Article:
Effects of early adjunctive pharmacotherapy on serum levels of brain injury biomarkers in patients with traumatic brain injury: a systematic review of randomized controlled studies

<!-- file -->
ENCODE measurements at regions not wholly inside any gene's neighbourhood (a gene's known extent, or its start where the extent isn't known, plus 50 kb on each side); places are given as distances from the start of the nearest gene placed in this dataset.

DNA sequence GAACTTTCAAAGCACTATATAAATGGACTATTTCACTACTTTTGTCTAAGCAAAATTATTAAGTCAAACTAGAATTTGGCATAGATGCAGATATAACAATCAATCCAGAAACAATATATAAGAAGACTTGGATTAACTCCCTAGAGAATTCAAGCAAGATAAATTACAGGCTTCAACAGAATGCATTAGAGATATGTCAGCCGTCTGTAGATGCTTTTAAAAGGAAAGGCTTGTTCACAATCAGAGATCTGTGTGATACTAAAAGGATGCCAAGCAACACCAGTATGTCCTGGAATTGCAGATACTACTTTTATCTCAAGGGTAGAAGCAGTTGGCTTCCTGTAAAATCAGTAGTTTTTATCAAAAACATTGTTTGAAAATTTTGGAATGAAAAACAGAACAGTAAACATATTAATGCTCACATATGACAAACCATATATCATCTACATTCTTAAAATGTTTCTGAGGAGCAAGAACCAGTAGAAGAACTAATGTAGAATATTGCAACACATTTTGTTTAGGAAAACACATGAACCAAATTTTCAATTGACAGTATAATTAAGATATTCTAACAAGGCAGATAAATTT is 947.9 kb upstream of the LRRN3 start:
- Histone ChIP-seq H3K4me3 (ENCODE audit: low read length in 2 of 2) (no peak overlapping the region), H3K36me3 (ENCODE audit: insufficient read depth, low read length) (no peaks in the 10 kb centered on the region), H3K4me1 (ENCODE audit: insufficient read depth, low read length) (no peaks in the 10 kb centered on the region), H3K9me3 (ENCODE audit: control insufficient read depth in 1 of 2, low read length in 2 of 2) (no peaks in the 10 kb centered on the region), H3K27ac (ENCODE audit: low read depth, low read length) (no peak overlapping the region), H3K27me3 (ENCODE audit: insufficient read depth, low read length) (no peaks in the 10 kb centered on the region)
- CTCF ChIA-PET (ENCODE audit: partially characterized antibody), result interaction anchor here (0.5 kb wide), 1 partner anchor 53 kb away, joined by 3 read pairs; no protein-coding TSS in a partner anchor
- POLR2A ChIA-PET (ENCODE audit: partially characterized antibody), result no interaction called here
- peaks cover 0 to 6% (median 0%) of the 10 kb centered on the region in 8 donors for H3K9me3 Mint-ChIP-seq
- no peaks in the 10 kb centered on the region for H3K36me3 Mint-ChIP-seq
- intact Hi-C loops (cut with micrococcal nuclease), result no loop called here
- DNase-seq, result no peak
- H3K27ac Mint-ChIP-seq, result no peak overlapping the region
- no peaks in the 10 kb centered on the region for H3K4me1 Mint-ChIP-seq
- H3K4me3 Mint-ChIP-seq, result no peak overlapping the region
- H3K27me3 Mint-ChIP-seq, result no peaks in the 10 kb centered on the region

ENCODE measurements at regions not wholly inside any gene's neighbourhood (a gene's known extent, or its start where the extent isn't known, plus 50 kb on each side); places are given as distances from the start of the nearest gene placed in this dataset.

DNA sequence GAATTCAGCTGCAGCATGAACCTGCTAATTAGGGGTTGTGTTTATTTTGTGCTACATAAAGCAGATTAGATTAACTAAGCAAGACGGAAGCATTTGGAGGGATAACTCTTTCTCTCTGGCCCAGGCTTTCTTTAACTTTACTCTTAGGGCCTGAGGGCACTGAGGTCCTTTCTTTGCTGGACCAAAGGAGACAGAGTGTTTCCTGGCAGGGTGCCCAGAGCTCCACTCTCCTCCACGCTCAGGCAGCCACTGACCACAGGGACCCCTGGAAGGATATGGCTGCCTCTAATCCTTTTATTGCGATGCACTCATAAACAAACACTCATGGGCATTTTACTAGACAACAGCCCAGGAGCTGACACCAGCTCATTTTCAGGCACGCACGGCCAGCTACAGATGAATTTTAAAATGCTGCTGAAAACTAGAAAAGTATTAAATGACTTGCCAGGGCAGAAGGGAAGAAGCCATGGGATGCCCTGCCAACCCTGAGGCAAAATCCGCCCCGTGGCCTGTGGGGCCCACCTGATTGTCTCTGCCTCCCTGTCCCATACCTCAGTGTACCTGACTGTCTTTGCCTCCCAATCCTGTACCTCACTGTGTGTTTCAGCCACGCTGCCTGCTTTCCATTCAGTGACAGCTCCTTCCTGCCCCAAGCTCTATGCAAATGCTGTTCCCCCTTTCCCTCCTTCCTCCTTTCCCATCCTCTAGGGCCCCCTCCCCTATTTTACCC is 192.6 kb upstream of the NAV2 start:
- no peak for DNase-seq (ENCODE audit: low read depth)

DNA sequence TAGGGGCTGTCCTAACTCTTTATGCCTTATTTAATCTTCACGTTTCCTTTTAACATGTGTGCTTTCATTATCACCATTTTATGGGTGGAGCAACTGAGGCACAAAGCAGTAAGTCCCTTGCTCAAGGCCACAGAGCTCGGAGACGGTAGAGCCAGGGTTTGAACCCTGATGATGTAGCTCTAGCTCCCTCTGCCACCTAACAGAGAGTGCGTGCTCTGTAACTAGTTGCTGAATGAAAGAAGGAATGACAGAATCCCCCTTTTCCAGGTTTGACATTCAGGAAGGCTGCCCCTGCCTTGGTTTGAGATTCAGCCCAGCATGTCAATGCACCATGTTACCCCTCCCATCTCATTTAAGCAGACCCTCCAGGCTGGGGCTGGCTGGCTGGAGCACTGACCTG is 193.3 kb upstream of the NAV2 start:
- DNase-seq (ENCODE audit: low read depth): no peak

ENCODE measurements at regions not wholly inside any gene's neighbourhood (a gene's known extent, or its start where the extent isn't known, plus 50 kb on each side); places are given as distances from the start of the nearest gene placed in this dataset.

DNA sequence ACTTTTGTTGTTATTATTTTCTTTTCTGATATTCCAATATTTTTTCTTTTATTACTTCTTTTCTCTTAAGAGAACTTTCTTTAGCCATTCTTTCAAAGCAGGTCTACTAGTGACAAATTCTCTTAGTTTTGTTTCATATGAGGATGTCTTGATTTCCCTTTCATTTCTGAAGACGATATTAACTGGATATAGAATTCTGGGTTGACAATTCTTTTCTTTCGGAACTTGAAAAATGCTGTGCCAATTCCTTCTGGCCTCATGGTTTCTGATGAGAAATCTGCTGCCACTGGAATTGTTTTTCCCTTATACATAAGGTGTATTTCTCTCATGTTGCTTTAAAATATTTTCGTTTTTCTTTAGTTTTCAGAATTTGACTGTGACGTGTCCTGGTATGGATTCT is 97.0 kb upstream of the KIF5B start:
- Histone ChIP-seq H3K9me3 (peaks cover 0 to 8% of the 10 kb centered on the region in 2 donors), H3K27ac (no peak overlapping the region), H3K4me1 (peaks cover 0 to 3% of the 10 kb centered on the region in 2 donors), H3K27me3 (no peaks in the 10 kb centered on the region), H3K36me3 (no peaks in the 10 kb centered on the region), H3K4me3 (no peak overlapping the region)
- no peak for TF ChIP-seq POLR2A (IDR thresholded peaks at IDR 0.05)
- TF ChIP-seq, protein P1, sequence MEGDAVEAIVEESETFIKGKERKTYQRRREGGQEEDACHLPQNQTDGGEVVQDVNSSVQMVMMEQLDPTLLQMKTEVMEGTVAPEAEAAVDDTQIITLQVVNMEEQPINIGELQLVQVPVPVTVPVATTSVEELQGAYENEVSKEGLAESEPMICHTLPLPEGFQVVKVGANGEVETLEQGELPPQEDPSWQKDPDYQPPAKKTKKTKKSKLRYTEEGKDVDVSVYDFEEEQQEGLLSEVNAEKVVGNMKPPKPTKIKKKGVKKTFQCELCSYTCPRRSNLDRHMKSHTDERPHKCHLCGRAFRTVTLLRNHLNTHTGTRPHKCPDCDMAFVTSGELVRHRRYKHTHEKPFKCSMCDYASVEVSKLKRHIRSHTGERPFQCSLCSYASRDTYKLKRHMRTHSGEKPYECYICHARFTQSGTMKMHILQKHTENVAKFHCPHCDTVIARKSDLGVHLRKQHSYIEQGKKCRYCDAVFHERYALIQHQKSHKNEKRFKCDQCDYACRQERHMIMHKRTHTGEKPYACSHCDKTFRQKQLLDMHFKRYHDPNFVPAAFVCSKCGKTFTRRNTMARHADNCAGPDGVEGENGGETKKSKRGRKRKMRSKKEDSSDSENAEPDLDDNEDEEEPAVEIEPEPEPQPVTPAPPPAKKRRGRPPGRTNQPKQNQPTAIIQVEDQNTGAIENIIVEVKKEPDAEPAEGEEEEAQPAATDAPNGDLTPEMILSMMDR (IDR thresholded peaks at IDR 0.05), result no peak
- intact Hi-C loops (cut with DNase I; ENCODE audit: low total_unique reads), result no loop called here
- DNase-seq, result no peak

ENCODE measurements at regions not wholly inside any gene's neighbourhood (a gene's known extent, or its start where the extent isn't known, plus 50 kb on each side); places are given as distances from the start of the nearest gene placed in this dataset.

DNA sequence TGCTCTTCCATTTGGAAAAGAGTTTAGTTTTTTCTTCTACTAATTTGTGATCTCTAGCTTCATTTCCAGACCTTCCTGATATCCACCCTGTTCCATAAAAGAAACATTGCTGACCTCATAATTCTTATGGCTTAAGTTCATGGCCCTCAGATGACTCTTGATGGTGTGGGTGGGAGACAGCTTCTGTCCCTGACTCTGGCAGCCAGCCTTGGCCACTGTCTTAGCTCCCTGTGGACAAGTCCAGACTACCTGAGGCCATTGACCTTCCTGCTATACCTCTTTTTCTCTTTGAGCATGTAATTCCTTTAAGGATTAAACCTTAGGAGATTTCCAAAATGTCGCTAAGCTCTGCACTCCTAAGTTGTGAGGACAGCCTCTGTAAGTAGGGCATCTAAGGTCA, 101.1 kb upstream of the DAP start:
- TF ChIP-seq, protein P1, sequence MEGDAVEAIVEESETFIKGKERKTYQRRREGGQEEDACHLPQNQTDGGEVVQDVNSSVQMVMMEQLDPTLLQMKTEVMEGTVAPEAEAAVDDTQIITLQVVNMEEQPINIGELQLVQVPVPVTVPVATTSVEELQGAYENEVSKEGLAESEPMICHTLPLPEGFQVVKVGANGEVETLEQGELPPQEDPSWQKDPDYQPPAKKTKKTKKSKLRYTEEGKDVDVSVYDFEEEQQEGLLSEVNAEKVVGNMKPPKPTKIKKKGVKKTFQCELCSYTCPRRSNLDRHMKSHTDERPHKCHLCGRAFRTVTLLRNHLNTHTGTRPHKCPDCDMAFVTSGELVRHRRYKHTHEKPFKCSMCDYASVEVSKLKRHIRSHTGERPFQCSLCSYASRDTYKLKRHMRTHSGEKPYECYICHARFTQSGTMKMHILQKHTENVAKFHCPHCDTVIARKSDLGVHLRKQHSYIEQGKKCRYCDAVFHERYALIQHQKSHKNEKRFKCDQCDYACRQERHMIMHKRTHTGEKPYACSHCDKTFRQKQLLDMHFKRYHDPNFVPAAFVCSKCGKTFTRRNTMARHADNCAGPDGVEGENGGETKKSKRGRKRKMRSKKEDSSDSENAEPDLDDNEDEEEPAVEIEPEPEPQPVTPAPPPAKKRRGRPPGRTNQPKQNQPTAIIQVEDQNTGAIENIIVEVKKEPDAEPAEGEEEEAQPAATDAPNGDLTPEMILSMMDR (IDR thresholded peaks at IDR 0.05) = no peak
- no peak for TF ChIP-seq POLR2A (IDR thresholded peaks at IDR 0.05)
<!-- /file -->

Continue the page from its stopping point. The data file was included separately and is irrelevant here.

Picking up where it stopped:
Objectives: Traumatic brain injury (TBI) is one of the top causes of morbidity and mortality worldwide. The review aimed to discuss and summarize the current evidence on the effectiveness of adjuvant neuroprotective treatments in terms of their effect on brain injury biomarkers in TBI patients. Methods: To identify relevant studies, four scholarly databases, including PubMed, Cochrane, Scopus, and Google Scholar, were systematically searched using predefined search terms. English-language randomized controlled clinical trials reporting changes in brain injury biomarkers, namely, neuron-specific enolase (NSE), glial fibrillary acid protein (GFAP), ubiquitin carboxyl-terminal esterase L1 (UCHL 1 ) and/or S100 beta (S100 ß), were included. The methodological quality of the included studies was assessed using the Cochrane risk-of-bias tool. Results: A total of eleven studies with eight different therapeutic options were investigated; of them, tetracyclines, metformin, and memantine were discovered to be promising choices that could improve neurological outcomes in TBI patients. The most utilized serum biomarkers were NSE and S100 ß followed by GFAP, while none of the included studies quantified UCHL 1 . The heterogeneity in injury severity categories and measurement timing may affect the overall evaluation of the clinical efficacy of potential therapies. Therefore, unified measurement protocols are highly warranted to inform clinical decisions. Conclusion: Few therapeutic options showed promising results as an adjuvant to standard care in patients with TBI. Several considerations for future work must be directed towards standardizing monitoring biomarkers. Investigating the pharmacotherapy effectiveness using a multimodal biomarker panel is needed. Finally, employing stratified randomization in future clinical trials concerning potential confounders, including age, trauma severity levels, and type, is crucial to inform clinical decisions. Clinical Trial Registration: [ https://www.crd.york.ac.uk/prospero/dis ], identifier [CRD42022316327].